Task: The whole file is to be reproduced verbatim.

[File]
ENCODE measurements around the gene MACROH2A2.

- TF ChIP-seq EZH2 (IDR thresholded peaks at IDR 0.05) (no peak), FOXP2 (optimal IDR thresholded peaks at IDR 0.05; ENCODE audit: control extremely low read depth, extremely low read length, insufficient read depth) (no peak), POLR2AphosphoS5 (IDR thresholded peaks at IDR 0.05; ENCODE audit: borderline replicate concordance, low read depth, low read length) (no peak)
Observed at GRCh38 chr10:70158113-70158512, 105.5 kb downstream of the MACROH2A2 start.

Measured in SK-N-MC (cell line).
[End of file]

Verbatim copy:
ENCODE measurements around the gene MACROH2A2.

- TF ChIP-seq EZH2 (IDR thresholded peaks at IDR 0.05) (no peak), FOXP2 (optimal IDR thresholded peaks at IDR 0.05; ENCODE audit: control extremely low read depth, extremely low read length, insufficient read depth) (no peak), POLR2AphosphoS5 (IDR thresholded peaks at IDR 0.05; ENCODE audit: borderline replicate concordance, low read depth, low read length) (no peak)
Observed at GRCh38 chr10:70158113-70158512, 105.5 kb downstream of the MACROH2A2 start.

Measured in SK-N-MC (cell line).